Sports prowess runs in our family. Way back in the mid 1800’s my great grandpa Bill financed his family’s trek across the plains to the Utah territory by winning impromptu horse races in and around Winter Quarters Iowa. Brigham Young didn’t like gambling so my great grandpa quit racing. After that great grandpa just used his fleet steeds to get away from Indians, bad guys, and Johnson’s Army during the Utah War of 1857-58.
My father worked as a blacksmith in Utah in the early 1900s. Henry Wadsworth Longfellow’s poem describes my dad:
“The smith, a mighty man is he
With large and sinewy hands.
The muscles of his brawny arms
Are strong as iron bands.”
My dad used his brawny arms to win plenty of arm wrestling matches when he was young.
My mother, wearing long skirts, and using gut-strung rackets won many tennis matches against strong male and female opponents on the dirt courts of Tooele, Utah between 1908 and 1916.
Sports prowess skipped me—unless you count twenty years of second, third and fourth place finishes in 5K and 10K road races.
On my wife, Emmaline’s side of the family, sports prowess manifests itself in fandom. Her uncle Horace attended every home baseball game the Salt Lake Bees played between 1920 and 1940, and he yelled himself hoarse at every one.
Emmaline is a serious sports fan. Once when we lived in northwest Florida, Emmaline forced me into the car to drive to Atlanta where the Kansas Jayhawks were playing in an NCAA sweet sixteen basketball tournament. The reason she had to force me into the car was that a category four hurricane was steaming ashore right behind us. The hurricane came inland on the same course we were heading. Radio stations all the way north broadcast warnings: “get off the highways,” “seek shelter, now!” We just drove on through the storm. When we finally made it to Atlanta we had to wade through ankle-deep water to get to the entrance of the field house. The
Jayhawks lost, but because I got a chance to take her picture standing beside KU’s mascot, the Baby Jayhawk, Emmaline considers that Atlanta trip a great success.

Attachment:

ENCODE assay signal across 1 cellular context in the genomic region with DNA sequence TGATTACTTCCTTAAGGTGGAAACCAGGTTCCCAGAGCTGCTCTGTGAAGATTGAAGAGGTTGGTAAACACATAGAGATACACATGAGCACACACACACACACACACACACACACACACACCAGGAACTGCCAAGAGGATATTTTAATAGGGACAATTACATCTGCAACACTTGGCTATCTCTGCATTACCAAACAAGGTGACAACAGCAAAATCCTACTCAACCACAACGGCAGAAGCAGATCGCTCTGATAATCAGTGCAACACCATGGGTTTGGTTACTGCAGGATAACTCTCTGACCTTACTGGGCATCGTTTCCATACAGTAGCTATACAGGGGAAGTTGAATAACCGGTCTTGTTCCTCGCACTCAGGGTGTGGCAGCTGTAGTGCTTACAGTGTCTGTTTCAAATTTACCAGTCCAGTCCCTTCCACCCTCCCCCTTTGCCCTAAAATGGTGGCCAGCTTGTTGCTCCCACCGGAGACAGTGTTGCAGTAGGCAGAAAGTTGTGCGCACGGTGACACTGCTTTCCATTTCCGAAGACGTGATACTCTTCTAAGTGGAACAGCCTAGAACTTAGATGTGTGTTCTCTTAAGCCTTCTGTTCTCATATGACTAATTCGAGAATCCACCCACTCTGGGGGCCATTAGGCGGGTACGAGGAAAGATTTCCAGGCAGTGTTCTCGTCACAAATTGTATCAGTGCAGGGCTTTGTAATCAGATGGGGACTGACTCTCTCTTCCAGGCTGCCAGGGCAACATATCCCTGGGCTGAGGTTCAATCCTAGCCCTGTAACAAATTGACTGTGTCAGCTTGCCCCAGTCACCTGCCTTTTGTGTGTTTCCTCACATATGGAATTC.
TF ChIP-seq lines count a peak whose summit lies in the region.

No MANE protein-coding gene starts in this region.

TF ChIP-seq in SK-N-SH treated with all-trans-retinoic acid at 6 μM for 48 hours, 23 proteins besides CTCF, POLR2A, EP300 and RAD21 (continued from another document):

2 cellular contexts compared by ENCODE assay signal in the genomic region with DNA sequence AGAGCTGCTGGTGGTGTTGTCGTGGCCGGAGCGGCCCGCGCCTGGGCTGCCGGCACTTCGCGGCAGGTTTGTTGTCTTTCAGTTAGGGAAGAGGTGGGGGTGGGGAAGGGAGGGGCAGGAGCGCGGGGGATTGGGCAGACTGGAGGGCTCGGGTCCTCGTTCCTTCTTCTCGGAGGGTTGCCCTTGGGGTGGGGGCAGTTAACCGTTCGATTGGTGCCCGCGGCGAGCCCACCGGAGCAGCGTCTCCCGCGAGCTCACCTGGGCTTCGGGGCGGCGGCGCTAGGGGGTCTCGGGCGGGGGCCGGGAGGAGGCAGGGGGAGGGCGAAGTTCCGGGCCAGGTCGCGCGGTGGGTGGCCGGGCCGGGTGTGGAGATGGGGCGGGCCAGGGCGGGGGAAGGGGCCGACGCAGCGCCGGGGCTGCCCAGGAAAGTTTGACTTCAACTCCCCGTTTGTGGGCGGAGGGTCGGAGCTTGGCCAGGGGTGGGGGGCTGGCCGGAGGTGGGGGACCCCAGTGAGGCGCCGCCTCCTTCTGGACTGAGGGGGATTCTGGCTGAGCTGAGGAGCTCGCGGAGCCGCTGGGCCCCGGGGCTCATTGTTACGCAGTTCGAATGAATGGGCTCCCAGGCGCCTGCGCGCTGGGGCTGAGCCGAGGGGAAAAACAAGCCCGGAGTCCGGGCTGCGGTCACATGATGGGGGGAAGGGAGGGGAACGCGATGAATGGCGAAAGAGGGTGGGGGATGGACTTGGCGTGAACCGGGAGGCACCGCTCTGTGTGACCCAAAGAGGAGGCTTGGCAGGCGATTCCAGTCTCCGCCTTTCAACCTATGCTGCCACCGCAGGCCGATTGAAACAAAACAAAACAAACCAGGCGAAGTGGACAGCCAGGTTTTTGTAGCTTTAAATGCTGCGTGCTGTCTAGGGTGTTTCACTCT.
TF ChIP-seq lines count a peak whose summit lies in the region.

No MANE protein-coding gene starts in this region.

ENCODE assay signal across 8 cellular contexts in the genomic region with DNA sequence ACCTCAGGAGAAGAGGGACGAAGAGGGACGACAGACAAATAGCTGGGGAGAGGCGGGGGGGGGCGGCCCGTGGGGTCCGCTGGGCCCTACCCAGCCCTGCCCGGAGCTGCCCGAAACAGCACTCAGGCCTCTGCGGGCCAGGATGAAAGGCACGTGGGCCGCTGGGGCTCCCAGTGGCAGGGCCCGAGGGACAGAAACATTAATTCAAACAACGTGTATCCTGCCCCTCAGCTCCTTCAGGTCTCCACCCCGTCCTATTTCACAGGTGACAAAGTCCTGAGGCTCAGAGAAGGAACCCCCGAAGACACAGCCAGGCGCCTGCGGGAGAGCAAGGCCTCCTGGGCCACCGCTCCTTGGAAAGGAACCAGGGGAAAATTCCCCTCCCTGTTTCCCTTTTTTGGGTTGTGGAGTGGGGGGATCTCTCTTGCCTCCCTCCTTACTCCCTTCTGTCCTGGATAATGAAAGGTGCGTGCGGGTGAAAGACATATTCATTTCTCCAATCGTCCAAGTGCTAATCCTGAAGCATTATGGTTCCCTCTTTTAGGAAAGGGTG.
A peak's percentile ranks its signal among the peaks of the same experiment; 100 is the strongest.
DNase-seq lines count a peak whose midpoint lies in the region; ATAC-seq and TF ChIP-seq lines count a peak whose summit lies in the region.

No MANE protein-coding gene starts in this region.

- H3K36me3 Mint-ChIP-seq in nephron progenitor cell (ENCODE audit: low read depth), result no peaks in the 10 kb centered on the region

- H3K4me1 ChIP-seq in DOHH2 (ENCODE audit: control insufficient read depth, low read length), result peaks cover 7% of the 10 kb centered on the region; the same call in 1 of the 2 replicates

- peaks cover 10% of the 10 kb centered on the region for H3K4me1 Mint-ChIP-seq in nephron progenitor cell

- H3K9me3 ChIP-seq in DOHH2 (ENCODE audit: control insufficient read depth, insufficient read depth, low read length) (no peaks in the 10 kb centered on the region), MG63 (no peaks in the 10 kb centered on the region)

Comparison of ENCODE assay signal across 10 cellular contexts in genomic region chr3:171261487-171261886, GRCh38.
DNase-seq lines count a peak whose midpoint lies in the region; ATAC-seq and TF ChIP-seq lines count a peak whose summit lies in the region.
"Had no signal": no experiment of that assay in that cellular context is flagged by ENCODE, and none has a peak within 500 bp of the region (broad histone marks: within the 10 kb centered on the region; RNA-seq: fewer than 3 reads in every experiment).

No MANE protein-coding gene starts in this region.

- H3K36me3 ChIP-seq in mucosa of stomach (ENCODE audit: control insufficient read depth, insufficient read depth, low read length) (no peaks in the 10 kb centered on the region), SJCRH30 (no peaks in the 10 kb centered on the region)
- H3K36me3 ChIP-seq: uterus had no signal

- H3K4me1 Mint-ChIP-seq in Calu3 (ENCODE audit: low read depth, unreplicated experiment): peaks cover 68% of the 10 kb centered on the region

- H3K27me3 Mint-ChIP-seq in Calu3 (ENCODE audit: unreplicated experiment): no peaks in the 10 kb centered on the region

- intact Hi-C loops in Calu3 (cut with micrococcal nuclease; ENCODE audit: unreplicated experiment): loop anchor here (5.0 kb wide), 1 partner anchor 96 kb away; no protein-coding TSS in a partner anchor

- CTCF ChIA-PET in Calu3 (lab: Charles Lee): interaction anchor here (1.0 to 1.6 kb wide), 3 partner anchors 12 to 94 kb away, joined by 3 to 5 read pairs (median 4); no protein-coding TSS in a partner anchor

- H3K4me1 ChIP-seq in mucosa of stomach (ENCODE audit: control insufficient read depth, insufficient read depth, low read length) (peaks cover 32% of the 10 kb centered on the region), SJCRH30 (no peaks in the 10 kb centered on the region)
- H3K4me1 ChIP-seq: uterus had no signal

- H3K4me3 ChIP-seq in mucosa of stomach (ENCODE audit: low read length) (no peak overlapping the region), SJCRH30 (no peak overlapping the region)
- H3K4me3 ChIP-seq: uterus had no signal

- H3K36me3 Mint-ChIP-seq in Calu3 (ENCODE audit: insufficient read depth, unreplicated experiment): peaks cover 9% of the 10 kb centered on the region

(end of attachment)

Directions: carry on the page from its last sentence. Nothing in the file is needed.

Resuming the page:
When we watch sports on television I strap a pad to my thigh because I know Emmaline will pound on it with her fist if the game is close. When we watch regular television programs the dog lies on the couch beside Emmaline. But when we watch sports events on TV, the dog hides under our bed—Emmaline’s yelling scares her.
My daughter is a cross country skier, mountain bike rider and rock climber. My son is a softball player and epee fencer.
That brings me to the current generation. My grandkids Ariel, aged seven and Gorky, aged four, play soccer on Saturdays. That makes Emmaline and me soccer grandparents. It’s wonderful! The concept of “victory, victory uber alles,” doesn’t apply to the kind of soccer they play on the kiddie fields of Letongaloosa.
Gorky plays in the Hobbit League. The players, a dozen four-year-olds, wear green or yellow tee shirts that hit them at mid thigh, or sometimes at the ankle. Each player has his or her own ball. The players run around on mini soccer fields with mini soccer nets at each end.
Ardent, happy fans stand on the sidelines yelling encouragement to all the players:
“Great going, Turner, you actually kicked the ball!”
“Marvelous Gretchen, you got up off the grass really fast!”
“Hang in there, Thompson, lying on your stomach on the ground and pulling grass is lots of fun too!”
There’s a little more structure in the seven-year-old league that Ariel plays in. During the game there is only one ball on the field at a time. Seven-year-olds focus better and are a bit more intense than the four-year-old players, but the fans are just as positive and supportive as the Hobbit League fans.
“Go Red team,” they shout. “Go Blue team.”
“Good job Amelia, you kicked the ball right out of bounds.”
When either team makes a goal, fans on both sides of the field applaud and yell “Good job!” When the games end, scores are seldom mentioned. The players all give each other high fives and then run to the sidelines to get healthful treats.
In an age when sports competition is very intense, Emmaline and I have learned a lot from being soccer grandparents.
Dr. Larry day is a retired J-School professor turned humor writer. His book, Day Dreaming: Tales From the Fourth Dementia is available for purchase via his website: http://www.daydreaming.co